After plugging in the numbers if the Bollen’s formula, I get a different number from the Mplus output. (df=½*2* 38*39-268 =1214). So, the calculated df is less than df in Mplus print out. Would you please help us resolve this discrepancy?
 Davood Tofighi posted on Monday, January 31, 2005 - 11:34 am
I would like to correct one mistake in the previous post. I used MLM as the estimator(not indicator).
Sorry for the inconvenience.
 Linda K. Muthen posted on Monday, January 31, 2005 - 8:52 pm
Please send your complete output to and I will look at it when I return to LA. The formula that you are using does not take into account that df's for covariates are treated differently than for outcomes.
 Sadhana posted on Monday, February 21, 2005 - 2:56 am
For Hierarchichal Cluster analysis of continuous data, Which distance and linkage method is appropriate as ther is a variety of methods available in the literature.
 bmuthen posted on Saturday, February 26, 2005 - 5:05 pm
For cluster analysis related to Mplus, please see mixture modeling (categorical latent variables)references on our web site. For instance, the Applied Latent Class Analysis book shown there has a chapter by Vermunt and Magidson that touches on relationships between classic "k-means" clustering and latent class analysis of continuous outcomes. I would say that latent class analysis and related techniques such as factor mixture modeling could be preferrable to traditional clustering techniques.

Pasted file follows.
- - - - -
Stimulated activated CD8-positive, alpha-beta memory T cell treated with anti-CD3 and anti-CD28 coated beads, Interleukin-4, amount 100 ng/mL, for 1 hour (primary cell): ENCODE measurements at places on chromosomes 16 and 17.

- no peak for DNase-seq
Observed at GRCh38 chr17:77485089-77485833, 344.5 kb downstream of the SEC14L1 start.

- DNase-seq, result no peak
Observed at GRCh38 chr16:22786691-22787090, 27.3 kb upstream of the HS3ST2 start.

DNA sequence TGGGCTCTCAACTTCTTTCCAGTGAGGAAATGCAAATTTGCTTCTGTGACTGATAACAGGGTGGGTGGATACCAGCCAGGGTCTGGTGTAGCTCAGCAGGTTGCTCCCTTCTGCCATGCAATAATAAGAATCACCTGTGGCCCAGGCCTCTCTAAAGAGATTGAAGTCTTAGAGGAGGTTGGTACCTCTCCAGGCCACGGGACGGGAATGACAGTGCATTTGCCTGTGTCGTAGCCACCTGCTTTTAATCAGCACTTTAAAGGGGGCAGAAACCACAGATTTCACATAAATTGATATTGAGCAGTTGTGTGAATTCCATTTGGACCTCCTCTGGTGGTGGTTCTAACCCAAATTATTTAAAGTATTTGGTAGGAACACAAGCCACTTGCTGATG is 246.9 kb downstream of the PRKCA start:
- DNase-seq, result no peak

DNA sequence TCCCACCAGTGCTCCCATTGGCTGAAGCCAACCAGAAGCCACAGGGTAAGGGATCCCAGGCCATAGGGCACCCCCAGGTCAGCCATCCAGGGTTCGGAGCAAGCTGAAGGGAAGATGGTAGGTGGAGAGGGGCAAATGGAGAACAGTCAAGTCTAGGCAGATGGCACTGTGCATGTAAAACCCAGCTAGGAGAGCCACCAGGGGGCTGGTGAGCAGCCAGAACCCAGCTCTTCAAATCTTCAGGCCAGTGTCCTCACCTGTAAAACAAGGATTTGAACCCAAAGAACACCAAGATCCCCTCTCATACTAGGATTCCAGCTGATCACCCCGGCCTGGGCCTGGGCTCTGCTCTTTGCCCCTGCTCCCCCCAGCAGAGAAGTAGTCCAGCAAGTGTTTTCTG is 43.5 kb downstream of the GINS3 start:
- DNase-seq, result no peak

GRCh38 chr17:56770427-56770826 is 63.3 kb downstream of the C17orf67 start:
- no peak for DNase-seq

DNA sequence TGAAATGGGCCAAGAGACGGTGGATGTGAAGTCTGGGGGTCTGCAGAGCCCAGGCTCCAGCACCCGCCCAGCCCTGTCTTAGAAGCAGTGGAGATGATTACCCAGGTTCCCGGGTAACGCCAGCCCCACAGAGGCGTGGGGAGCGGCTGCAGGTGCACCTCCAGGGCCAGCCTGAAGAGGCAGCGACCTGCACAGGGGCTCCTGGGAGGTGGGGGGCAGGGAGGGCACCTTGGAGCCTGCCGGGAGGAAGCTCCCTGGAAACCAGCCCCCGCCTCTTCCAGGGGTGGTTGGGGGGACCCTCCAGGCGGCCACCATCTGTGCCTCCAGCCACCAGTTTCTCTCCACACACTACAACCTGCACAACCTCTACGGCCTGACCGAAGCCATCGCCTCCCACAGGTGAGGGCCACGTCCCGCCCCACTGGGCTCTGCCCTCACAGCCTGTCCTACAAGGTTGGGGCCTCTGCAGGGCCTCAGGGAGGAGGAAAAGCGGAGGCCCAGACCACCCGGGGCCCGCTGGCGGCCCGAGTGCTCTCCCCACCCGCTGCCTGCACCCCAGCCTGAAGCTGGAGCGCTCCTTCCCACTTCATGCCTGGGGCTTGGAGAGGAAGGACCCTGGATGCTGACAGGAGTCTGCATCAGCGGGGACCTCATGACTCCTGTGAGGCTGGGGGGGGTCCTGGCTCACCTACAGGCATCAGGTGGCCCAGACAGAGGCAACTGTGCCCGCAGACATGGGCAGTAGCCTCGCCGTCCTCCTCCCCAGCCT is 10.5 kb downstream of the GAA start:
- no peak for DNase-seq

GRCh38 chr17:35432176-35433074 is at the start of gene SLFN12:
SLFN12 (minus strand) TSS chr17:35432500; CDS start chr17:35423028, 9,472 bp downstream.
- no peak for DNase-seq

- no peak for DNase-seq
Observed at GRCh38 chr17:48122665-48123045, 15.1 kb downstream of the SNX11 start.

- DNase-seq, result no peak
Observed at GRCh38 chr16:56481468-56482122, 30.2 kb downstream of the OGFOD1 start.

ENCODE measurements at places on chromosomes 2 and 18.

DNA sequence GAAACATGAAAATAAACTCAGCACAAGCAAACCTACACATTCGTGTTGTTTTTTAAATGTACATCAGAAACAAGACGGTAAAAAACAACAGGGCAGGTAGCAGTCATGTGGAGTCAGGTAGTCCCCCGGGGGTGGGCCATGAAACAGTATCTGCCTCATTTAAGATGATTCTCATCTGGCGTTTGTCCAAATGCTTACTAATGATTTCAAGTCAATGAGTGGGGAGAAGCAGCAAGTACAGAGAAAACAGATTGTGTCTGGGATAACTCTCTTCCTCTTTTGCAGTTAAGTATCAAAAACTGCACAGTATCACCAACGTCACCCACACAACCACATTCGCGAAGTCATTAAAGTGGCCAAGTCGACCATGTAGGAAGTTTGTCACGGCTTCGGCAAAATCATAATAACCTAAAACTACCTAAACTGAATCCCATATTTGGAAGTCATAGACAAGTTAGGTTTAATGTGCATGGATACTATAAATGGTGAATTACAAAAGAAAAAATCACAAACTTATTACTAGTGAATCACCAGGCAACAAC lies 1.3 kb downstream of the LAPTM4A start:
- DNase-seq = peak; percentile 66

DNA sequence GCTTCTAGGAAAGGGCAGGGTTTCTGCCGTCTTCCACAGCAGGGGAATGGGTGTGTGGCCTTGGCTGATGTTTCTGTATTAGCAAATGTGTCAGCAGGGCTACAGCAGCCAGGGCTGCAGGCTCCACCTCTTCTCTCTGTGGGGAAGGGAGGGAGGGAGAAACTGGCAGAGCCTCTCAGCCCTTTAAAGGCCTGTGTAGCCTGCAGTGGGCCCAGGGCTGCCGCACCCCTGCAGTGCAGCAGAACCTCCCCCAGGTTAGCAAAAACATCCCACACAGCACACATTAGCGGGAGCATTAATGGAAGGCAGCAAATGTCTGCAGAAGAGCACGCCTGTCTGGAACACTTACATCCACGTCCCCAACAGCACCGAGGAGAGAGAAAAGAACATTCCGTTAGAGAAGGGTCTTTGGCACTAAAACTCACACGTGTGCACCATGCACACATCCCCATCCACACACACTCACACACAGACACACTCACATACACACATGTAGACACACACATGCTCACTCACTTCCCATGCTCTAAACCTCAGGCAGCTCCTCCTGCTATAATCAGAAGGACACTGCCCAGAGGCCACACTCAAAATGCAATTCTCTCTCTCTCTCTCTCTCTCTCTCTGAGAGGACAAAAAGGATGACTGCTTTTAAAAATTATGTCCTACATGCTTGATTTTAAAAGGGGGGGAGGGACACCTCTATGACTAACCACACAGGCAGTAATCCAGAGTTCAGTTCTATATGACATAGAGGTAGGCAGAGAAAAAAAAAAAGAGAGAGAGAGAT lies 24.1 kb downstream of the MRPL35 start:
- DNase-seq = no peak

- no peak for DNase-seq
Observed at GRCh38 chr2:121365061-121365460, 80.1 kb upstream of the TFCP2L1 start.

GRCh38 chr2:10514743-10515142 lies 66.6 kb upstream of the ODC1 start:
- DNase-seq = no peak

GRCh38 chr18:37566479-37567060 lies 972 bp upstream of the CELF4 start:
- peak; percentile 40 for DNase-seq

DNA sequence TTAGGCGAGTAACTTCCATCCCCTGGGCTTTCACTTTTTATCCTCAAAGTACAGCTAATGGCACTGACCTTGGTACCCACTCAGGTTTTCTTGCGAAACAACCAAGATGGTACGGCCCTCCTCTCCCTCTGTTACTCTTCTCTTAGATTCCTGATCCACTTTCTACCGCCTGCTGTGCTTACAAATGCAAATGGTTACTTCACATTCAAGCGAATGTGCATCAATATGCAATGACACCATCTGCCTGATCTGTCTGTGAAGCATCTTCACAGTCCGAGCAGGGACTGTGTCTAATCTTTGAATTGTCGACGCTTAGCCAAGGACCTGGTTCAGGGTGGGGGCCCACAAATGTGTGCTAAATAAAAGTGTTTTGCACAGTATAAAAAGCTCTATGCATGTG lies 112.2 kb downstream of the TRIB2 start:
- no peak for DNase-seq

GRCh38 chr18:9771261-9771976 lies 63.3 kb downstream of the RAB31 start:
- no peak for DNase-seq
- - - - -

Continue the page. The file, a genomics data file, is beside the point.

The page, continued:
Davood Tofighi posted on Thursday, March 10, 2005 - 8:39 am
Dear Dr. Muthen,

I have some questions regarding using both categorical and continuous indicators in a SEM model with both cluster and weight variables.
1) can we use both categorical and continuous in the above analysis?
2)How does Mplus treat continuous indicators when some others are categorical?
3)In this case, what type of estimator is recommended?
4)Are there any complications involved when one uses both categroical and continuous indicators?
5)The ultimate goal is to test for factorial invariance between two groups. Is there any other issue that we should be carfeul about when using both categorical and continuous indicators to test for measurement invariance?

 Linda K. Muthen posted on Thursday, March 10, 2005 - 9:00 am
1) can we use both categorical and continuous in the above analysis?